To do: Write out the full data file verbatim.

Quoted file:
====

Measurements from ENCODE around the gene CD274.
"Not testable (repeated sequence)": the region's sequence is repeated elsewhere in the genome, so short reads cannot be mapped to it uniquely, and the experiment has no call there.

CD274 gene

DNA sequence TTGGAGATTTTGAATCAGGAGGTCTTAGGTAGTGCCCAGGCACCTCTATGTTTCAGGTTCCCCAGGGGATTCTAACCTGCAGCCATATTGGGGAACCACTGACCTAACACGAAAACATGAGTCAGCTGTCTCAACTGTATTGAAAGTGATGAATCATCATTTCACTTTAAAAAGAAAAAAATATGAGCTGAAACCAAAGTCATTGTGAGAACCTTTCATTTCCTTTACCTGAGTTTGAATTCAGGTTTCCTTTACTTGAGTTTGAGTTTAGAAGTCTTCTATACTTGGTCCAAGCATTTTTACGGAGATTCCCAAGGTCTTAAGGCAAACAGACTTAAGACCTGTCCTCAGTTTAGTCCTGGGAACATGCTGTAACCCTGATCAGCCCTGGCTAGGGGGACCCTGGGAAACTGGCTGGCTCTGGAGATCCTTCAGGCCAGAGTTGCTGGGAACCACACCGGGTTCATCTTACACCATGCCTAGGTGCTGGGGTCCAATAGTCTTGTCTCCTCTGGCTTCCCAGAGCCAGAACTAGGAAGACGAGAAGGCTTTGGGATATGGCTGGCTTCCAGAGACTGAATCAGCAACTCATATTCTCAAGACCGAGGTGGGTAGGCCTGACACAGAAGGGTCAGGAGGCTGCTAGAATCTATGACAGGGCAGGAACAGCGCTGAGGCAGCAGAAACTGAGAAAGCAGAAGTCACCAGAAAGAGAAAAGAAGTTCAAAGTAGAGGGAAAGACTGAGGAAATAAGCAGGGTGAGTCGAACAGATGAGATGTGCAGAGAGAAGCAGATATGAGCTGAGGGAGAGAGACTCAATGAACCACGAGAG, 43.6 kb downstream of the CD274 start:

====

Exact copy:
Measurements from ENCODE around the gene CD274.
"Not testable (repeated sequence)": the region's sequence is repeated elsewhere in the genome, so short reads cannot be mapped to it uniquely, and the experiment has no call there.

CD274 gene

DNA sequence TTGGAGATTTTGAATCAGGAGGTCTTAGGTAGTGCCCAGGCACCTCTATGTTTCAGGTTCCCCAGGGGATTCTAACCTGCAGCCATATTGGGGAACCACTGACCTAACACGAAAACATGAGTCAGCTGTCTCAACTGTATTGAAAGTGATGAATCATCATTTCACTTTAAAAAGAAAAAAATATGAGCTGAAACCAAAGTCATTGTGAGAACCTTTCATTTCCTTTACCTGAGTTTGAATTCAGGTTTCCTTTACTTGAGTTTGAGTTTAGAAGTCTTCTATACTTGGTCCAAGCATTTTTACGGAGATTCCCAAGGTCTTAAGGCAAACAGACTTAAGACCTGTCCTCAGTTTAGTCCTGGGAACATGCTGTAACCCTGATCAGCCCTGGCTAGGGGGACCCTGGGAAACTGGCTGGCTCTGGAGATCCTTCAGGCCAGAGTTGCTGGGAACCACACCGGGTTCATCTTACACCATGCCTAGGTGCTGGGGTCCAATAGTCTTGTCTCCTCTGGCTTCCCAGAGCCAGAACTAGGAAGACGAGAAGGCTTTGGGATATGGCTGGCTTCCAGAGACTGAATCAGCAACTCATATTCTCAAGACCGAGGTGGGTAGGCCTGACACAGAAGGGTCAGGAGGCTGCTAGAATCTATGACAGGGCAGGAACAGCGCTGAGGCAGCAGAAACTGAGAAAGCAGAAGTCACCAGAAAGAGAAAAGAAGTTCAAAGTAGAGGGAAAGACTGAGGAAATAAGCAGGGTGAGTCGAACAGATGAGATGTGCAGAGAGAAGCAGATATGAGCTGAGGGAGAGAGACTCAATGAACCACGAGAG, 43.6 kb downstream of the CD274 start: